Thursday, December 10, 2015

President signs Every Student Succeeds Act

President Barack Obama has signed the Elementary and Secondary Education Act (ESEA) reauthorization, also known as the Every Student Succeeds Act (ESSA).

As noted in IASB’s Federal Legislative Report, the reauthorization is a victory for local governance in public education.

“The legislation addresses potential federal overreach through non-regulatory means,” said Susan Hilton, an IASB Director/Governmental Relations. “It requires local stakeholder input at the federal level prior to issuing such guidance.”

The U.S. Senate December 9 approval followed the U.S. House of Representatives vote on December 2.

The reauthorized ESEA replaces previous ESEA, familiarly known as “No Child Left Behind.” The old and new versions are different in significant ways, not the least of which is the diminishment of federal oversight of education and broader discretion for local governing bodies.

Testing is not going away. ESSA will require testing in reading and math in grades 3-8, and again in high school. Although standardized tests will still be part of accountability, under ESSA each state or district can — actually must — develop its own accountability model, incorporating factors of local importance such as post-secondary readiness, school climate, school safety, and teacher engagement. Accountability will continue to be measured for subgroups, but school districts can develop interventions, based on local needs, when a subgroup is identified as underperforming.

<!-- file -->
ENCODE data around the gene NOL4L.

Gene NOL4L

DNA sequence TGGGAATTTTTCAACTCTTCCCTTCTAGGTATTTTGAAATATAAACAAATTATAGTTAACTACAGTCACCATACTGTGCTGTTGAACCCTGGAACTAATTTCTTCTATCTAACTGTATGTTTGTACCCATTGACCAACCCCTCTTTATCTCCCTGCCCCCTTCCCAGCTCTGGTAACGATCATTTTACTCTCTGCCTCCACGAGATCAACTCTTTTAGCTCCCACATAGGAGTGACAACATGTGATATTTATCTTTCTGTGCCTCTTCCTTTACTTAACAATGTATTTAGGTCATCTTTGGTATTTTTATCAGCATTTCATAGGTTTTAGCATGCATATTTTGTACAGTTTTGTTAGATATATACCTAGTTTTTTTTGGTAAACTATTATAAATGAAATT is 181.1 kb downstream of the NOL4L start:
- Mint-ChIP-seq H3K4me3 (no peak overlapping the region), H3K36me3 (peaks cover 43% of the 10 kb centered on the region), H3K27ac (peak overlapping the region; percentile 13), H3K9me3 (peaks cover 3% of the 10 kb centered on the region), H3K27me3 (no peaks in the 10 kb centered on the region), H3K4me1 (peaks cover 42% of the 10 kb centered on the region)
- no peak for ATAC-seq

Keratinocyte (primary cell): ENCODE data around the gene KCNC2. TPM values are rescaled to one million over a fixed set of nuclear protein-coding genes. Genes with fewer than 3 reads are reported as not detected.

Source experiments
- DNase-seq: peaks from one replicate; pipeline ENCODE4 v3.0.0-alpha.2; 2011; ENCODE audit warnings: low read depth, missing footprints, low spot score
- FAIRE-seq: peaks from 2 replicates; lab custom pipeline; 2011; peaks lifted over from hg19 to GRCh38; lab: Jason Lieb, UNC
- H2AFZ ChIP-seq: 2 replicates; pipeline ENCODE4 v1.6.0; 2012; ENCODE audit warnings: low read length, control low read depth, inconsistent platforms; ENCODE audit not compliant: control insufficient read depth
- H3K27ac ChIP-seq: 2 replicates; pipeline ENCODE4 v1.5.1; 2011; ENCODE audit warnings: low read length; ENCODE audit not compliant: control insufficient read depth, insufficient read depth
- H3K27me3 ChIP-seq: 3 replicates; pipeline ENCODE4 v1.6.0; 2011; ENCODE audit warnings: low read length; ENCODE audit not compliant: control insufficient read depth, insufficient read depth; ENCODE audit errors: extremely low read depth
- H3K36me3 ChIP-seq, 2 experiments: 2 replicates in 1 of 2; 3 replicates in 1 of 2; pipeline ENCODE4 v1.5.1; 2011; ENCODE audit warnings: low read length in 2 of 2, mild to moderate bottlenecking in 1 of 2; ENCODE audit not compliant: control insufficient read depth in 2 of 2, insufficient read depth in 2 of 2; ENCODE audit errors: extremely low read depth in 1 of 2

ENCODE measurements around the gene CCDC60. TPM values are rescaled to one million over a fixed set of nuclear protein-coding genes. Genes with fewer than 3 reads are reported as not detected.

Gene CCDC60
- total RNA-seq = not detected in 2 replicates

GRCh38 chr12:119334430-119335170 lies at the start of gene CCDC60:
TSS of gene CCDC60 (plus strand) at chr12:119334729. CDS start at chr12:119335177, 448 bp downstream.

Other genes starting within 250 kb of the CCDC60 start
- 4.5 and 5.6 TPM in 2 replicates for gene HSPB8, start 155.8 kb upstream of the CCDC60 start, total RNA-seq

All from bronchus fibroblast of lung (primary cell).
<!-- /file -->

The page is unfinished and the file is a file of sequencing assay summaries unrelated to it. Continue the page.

Other key factors to ESSA include specific options for English language learners, support for at-risk populations, and continued investment in early childhood education. Teachers will no longer be assessed only through student outcomes. A proposal to allow Title I portability was excluded — federal funds will stay with the school district, not the student.

The National School Boards Association (NSBA) has made ESSA information available, including a timeline of implementation. In fact, the NSBA helped craft the language in the bill that dials back federal oversight and returns local governance.